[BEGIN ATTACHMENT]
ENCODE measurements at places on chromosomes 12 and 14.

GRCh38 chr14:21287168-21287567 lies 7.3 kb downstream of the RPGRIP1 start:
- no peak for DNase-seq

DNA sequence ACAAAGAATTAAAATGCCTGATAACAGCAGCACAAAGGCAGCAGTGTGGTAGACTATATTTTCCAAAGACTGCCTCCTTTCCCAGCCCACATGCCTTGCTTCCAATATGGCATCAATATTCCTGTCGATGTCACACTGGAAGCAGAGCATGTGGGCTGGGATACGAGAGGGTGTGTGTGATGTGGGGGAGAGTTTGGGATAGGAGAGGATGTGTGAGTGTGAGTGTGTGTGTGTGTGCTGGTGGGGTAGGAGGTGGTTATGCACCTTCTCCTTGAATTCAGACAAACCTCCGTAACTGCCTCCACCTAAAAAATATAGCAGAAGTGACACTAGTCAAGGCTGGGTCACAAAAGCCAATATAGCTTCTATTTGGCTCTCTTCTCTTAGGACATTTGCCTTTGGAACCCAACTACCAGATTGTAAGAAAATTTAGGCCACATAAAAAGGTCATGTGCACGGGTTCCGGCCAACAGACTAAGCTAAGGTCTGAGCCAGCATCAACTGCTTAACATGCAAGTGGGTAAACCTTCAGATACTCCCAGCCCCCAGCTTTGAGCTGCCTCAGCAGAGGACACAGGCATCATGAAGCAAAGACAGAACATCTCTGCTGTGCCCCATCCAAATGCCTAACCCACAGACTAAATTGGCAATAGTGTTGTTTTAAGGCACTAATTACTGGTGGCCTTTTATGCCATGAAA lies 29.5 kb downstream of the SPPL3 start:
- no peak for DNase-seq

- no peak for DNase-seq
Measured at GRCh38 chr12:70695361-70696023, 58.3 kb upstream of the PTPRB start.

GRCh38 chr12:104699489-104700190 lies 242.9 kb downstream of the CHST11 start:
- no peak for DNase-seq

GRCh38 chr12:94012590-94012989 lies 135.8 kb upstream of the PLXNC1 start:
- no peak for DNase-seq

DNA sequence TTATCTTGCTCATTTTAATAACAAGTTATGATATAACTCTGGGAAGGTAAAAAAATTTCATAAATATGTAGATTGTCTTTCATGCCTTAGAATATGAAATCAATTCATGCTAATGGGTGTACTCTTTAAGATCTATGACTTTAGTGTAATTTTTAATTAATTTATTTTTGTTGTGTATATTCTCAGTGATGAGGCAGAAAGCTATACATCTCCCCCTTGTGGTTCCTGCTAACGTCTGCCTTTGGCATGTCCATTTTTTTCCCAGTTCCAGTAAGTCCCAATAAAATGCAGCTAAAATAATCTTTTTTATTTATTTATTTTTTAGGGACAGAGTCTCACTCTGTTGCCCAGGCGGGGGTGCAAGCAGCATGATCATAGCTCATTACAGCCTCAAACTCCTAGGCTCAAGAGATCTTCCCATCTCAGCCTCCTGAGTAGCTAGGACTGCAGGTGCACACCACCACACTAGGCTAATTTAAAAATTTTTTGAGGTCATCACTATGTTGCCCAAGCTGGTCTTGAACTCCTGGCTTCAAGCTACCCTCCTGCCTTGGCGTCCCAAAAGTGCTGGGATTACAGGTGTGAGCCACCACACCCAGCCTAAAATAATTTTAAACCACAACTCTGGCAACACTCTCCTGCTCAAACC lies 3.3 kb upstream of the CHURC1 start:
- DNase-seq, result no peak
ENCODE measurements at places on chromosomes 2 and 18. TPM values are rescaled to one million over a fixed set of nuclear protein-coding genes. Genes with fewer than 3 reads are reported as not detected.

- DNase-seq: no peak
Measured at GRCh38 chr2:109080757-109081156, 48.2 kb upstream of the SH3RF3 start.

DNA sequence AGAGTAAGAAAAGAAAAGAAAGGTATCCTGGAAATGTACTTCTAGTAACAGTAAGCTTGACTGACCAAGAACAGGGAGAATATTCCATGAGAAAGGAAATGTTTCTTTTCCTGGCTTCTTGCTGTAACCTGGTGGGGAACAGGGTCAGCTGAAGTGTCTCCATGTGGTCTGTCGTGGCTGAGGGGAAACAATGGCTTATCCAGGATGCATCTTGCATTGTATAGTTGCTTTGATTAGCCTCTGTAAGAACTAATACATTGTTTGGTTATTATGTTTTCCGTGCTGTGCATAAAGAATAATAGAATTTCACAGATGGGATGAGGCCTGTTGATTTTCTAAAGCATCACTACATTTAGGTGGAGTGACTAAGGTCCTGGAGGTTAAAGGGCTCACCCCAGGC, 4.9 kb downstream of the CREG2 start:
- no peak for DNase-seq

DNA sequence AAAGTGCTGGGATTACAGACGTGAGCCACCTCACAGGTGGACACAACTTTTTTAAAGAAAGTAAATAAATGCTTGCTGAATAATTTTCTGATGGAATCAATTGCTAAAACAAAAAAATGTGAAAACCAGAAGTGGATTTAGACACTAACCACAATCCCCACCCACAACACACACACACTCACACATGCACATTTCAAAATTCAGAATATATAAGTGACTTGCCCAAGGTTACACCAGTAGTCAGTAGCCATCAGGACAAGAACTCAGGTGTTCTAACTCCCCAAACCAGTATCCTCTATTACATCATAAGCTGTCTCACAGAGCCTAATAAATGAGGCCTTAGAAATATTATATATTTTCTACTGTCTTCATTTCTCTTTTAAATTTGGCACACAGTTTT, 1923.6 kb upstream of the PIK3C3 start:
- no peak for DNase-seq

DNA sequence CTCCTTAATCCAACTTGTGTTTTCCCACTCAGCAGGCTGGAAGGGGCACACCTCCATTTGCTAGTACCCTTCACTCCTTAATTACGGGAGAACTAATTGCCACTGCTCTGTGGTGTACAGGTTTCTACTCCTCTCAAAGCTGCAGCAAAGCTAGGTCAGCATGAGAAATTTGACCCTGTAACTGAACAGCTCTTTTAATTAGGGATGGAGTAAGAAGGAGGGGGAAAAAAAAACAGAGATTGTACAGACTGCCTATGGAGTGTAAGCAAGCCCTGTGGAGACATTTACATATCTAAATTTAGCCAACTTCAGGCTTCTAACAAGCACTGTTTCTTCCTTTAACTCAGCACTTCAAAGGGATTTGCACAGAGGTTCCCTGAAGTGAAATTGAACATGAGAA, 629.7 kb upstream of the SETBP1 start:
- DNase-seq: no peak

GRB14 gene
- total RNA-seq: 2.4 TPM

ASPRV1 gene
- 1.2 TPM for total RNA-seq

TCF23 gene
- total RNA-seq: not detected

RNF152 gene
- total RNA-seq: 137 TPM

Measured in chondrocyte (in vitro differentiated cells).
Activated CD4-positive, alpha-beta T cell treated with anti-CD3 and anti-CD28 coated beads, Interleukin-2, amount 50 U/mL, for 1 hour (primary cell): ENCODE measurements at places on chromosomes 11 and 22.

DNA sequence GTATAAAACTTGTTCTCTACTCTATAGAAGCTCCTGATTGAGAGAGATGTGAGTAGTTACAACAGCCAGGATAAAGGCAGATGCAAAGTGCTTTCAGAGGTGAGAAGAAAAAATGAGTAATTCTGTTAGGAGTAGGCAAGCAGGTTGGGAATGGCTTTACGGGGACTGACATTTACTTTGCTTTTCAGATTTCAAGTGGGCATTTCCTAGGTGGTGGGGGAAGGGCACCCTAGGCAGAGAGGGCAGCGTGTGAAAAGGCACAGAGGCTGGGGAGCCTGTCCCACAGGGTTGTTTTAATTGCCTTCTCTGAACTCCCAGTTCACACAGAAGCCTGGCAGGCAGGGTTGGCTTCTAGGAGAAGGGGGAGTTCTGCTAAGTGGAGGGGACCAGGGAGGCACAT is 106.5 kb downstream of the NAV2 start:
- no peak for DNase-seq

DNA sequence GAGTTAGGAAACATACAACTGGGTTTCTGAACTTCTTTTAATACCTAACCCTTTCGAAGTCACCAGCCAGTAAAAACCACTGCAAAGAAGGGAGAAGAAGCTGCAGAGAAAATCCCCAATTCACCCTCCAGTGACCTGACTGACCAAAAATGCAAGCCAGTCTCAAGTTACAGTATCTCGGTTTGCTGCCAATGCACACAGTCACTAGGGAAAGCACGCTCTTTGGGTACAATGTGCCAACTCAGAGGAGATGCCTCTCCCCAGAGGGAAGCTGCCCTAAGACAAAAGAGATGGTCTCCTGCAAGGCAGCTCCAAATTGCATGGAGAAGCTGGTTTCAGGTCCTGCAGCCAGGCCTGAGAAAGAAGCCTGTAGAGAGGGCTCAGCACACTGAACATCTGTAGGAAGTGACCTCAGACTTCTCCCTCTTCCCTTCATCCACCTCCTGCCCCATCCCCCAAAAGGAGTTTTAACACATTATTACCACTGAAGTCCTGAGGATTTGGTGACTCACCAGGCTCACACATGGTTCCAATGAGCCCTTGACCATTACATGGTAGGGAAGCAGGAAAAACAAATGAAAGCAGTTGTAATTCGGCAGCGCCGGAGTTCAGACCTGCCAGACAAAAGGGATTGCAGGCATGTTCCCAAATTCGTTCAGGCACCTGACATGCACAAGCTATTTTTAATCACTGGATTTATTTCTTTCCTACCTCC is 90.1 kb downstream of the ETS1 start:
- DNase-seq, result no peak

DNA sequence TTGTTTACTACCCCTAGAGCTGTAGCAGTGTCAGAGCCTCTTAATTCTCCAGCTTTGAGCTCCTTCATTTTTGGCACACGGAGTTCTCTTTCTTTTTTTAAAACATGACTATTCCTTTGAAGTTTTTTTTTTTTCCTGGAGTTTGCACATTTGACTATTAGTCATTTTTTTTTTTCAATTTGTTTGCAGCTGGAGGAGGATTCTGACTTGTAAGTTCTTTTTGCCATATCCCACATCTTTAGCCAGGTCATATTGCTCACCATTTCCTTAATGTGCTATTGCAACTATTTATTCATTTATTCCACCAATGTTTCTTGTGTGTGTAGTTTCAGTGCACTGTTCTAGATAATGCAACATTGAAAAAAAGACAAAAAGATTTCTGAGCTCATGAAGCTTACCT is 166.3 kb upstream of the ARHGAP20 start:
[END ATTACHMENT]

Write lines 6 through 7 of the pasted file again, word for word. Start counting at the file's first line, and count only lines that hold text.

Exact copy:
- no peak for DNase-seq
Measured at GRCh38 chr12:70695361-70696023, 58.3 kb upstream of the PTPRB start.